Current and coming exhibitions

Hand of God. Photo: Yanan Li
The Archer. Photo: Yanan Li
Carl Milles. Angel musicians. Photo: Yanan Li

Wien & Paris 1907 - 1957
12 february - 4 september 2022

The photographer Dora Kallmus (1881–1963) had a studio in Vienna and later Paris. Kallmus early on adopted the name Madame d’Ora. In front of her camera sat cultural personalities and transgressors such as Gustav Klimt, Pablo Picasso, Tamara de Lempicka, Josephine Baker, Coco Chanel and Anita Berber. D’Ora’s fashion photographs were published in the largest fashion magazine of the time. The models were wearing Wiener Werkstätte, Balenciaga, Hermès, Chanel and Madame Agnès.

When the Nazis took control of Paris in 1940, Kallmus, who came from a Jewish family, lost her studio and fled to the French countryside. Friends and family were persecuted. Her sister was deported and murdered. These horrors were after the war embodied by Kallmus in a series of photographs from Parisian slaughterhouses and refugee camps. The contrasts are amazing.

The exhibition is a collaboration with Photoinstitut Bonartes in Vienna, Ullstein Bild in Berlin and Preus museum in Norway.

21 May – 25 September 2022

Throughout the ages, sculptural art and its conventions has embodied various meanings: portraits, memories and monuments, decorations and architectural elements. Sculptures have taken a figurative expression – depicted and idealised – as well as non-figurative and abstract expression. What is sculpture? This is a question that the artist Anton Alvarez (b. 1980) leads us to reflect on.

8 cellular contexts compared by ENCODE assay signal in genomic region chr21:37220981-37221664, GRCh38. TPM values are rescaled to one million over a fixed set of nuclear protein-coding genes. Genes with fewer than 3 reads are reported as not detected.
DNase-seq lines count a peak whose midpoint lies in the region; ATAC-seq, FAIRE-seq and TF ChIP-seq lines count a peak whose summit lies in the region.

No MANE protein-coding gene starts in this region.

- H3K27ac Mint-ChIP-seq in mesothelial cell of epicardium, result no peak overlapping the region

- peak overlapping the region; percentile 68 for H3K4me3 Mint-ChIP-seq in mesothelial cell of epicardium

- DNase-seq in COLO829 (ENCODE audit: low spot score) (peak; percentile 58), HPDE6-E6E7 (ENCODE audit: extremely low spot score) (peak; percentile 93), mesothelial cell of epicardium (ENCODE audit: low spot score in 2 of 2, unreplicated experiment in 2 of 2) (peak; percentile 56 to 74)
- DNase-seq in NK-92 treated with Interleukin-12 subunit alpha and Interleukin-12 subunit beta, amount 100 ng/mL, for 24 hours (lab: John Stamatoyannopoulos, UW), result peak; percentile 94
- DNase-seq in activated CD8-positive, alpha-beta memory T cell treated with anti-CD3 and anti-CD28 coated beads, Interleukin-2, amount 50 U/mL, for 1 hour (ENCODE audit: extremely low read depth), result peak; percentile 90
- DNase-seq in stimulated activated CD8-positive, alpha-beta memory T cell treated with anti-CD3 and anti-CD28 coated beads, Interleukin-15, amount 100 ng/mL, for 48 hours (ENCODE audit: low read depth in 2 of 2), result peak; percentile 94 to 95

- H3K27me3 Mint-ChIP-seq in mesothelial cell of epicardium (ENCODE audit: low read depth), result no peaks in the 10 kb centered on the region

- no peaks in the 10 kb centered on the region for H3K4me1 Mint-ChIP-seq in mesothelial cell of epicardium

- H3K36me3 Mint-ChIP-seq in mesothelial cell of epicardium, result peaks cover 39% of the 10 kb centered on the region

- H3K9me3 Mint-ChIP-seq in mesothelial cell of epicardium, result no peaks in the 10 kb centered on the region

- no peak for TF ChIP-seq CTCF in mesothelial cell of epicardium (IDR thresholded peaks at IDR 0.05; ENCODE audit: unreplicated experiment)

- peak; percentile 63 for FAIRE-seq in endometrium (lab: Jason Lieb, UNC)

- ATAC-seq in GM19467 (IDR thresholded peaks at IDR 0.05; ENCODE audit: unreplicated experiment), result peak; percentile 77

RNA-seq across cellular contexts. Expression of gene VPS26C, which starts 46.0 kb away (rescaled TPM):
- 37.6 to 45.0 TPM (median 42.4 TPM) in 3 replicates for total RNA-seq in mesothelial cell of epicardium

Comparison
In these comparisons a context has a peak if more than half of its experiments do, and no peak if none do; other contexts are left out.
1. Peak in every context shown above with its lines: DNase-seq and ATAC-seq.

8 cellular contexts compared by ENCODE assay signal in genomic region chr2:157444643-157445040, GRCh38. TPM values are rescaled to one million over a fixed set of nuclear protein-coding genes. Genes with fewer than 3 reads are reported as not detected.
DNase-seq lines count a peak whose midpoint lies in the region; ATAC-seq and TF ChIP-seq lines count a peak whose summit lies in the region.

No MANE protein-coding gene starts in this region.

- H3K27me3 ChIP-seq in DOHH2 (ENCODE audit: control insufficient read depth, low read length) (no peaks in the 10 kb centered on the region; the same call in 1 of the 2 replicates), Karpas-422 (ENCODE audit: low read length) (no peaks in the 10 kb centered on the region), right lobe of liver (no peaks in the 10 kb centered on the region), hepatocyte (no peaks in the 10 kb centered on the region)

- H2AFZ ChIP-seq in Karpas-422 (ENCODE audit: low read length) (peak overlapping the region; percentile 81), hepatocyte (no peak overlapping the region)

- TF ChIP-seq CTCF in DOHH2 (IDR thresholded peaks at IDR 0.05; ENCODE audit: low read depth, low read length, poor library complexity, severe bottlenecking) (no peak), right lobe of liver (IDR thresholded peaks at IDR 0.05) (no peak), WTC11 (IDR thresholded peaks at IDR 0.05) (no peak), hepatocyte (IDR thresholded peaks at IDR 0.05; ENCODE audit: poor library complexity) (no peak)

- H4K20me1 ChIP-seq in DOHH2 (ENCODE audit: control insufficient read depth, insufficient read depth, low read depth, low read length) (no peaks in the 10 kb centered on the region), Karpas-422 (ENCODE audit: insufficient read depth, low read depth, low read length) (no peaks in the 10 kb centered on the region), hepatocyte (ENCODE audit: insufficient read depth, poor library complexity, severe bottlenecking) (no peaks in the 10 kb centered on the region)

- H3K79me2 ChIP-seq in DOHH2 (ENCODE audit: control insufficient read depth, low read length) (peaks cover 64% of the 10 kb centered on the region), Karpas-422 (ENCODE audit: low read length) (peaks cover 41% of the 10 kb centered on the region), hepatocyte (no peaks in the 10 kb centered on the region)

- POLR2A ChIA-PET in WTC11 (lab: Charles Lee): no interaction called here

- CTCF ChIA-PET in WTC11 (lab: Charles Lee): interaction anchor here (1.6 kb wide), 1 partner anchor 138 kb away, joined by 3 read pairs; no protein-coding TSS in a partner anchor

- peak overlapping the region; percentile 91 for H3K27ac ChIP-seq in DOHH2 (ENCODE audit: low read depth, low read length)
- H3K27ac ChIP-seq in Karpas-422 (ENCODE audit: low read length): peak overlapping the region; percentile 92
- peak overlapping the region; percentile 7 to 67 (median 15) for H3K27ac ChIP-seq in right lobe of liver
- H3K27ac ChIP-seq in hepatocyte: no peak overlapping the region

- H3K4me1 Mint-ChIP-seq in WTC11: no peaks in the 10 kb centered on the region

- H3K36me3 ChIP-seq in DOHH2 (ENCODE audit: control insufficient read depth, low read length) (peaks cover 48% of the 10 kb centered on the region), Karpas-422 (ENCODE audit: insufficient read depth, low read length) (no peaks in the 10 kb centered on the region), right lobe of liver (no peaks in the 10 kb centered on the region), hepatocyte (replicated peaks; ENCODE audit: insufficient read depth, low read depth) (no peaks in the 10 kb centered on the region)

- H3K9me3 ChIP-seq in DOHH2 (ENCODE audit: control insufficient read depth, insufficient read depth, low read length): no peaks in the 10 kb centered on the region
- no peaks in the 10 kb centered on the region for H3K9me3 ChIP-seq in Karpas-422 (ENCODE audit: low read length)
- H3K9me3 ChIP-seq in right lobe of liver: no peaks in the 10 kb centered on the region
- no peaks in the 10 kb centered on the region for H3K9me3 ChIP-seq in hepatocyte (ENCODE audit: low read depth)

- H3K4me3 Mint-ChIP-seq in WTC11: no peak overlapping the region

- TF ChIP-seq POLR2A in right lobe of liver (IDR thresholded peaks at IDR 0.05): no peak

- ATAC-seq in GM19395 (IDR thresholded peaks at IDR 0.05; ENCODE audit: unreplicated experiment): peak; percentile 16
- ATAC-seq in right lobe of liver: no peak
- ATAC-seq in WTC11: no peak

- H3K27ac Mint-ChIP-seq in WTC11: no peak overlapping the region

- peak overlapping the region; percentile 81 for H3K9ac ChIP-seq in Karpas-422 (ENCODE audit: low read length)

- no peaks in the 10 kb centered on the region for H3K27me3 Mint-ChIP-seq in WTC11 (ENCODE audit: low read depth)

Sculptures have a tangible volume and share a physical space with the viewer. At the Millesgården Artist’s Home, Alvarez’s contemporary sculptures encounter Carl Milles’s works of art and the Antique Collection in a classical setting. Milles represents tradition and convention. For him, material is subordinate to form. For Alvarez, on the other hand, form is subordinate to material. Alvarez’s sculptures take shape unrestrained by convention and without any ambition to depict. Milles’s passion for classical sculpture, not least his fascination with columns, is given scope in the dialogue with Alvarez’s fluted, ribbed sculptures.

Alvarez’s works can be perceived as having tactile and sensory qualities. Formation is present in the imagination. The viewer is enticed to look closer, tempted to touch. This is associated with the contemporary phenomenon of autonomous sensory meridian response (ASMR), in which intimate and multi-sensory satisfaction is achieved through visual, auditory, tactile or olfactory stimulus.

Alvarez challenges the nature of the traditional work of art by playfully exploring the boundary between the role of artist and engineer. The artist himself designs and constructs the tool that creates the work of art and thus removes himself from its creation. Alvarez’s tool The Extruder is a large-scale press that squeezes out matter at several tons of pressure through various profiles and nozzles. The formations become seemingly distorted and plastic objects.

For Millesgården’s exhibition in 2022 Alvarez collaborated with the Battaglia Fine Art Foundry in Milan. There, Alvarez developed his own method, based on the traditional lost-wax casting process – cire perdue – in which he presses beeswax in cold water. Depending on pressure, force and handling, the wax assumes a shape that becomes the final form of the sculpture, which is then cast in bronze. The lost form, rejected and invisible, becomes immortalised and visible.